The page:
Or in a sandwich, with a schmear of mayonnaise, coarse sea salt, and lots of cracked black pepper...

Or in panzanella, which is an Italian bread and tomato salad. All this salad needs day-old crusty bread, and gorgeous tomatoes and fresh basil, and just a simple vinaigrette dressing. I made mine a little differently based on what I had in the kitchen; you can always play around with the ingredients. Maybe swap feta for the fresh mozzarella (it may not be traditional, but it's good!). Maybe add some shallots. Do what you like!


For the bread:
  • a little shy of half a loaf of day-old, crusty artisan bread
  • olive oil
  • salt and pepper
Preheat the oven to 400 degrees F. Slice the bread into cubes (about half an inch or so). I would estimate that I had about 4 cups of cubed bread (maybe!). Spread onto a baking sheet pan, then drizzle olive oil on top - not a lot, just a little bit to help the bread brown nicely. Season with salt and pepper. Toss everything together with your hands to distribute the olive oil, then bake for about 10-12 minutes until they are crunchy and golden brown around the edges.

This may seem like an unnecessary step; you might be thinking, why toast it and let it get crunchy only to soak it in dressing later? But I think letting it toast in the oven lets it dry out even further so that it can soak up all that flavorful dressing more.

For the rest of the salad:
  • lots of tomatoes - I used one very large heirloom tomato, one medium red tomato, and about 10 sun-dried tomatoes, rehydrated in hot water for 10 minutes, then chopped (sun-dried tomatoes aren't necessary here, but I like them)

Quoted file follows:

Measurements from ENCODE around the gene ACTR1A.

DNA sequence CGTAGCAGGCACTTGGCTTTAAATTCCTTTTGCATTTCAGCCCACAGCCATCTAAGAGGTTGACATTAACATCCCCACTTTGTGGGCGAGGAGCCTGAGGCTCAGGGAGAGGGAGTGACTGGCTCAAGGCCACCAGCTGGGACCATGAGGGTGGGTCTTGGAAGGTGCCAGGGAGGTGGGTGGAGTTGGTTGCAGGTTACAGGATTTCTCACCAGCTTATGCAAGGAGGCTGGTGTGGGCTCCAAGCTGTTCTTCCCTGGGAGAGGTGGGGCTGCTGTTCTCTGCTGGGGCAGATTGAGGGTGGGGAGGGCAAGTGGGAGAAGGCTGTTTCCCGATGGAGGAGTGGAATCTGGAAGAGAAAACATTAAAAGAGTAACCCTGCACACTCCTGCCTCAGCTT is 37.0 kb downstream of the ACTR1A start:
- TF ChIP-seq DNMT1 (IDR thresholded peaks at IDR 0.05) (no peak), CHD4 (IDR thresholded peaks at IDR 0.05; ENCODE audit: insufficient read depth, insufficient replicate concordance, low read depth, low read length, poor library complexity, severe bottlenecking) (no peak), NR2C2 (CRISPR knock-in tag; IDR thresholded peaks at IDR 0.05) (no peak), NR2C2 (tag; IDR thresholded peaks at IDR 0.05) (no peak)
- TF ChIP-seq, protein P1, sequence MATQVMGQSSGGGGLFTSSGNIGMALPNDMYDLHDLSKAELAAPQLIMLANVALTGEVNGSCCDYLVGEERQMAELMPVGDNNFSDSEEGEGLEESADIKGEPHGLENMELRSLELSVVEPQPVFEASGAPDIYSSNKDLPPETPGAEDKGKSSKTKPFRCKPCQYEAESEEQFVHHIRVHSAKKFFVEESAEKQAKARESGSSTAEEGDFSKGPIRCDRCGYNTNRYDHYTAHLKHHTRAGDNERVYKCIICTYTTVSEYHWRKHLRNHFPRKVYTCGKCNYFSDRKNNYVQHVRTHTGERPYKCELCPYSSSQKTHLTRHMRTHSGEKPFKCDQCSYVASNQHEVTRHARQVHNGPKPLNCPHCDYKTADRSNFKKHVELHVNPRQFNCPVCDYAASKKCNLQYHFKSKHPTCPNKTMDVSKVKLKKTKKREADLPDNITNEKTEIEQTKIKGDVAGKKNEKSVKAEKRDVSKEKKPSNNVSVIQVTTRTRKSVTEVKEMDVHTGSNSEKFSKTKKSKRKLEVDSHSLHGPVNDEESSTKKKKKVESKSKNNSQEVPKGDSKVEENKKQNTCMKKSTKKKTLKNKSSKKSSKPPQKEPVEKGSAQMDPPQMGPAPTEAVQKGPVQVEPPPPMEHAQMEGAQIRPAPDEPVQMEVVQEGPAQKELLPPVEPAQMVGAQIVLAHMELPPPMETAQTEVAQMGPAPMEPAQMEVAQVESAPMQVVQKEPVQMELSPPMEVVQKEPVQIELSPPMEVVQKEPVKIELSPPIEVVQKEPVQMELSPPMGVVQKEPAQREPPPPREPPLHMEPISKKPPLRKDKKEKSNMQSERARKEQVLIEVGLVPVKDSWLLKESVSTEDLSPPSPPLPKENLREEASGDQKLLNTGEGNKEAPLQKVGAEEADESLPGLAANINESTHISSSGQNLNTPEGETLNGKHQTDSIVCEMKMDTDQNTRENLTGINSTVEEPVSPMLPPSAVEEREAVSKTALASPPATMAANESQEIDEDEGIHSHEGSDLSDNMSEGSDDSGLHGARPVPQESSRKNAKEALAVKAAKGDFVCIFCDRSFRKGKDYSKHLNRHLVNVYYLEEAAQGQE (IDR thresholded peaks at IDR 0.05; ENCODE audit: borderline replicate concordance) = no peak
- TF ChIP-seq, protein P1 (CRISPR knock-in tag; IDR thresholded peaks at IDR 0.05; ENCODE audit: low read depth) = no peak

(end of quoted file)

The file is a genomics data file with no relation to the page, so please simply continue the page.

• 1 large garlic clove
  • 1 small onion (shallots would have been better, but I didn't have any), chopped small; about 1/4 cup
  • about 1/2 cup of fresh mozzarella, in small cubes
  • about 2 tablespoons red wine vinegar
  • about 1/4 cup of your best extra virgin olive oil
  • salt and pepper
  • lots of fresh basil

While the bread is in the oven, make the dressing. In a large bowl, mix the red wine vinegar, olive oil, salt and pepper (you can season generously as this makes a large salad!) Mince the garlic clove with a little salt - whenever I use garlic for a raw preparation, I like to do it this way because the salt helps break down the garlic a little bit. Chop the onion (or shallot). I didn't want raw onions in here as they might overpower the tomatoes, so I decided to roast the onion slightly in the oven as well (the oven was already hot anyway!) to sweeten them a bit and make them less pungent - probably not even 10 minutes. If I had shallots, I probably wouldn't have roasted them as they are more mellow than regular onions. Add the roasted onions (or shallots) to the dressing.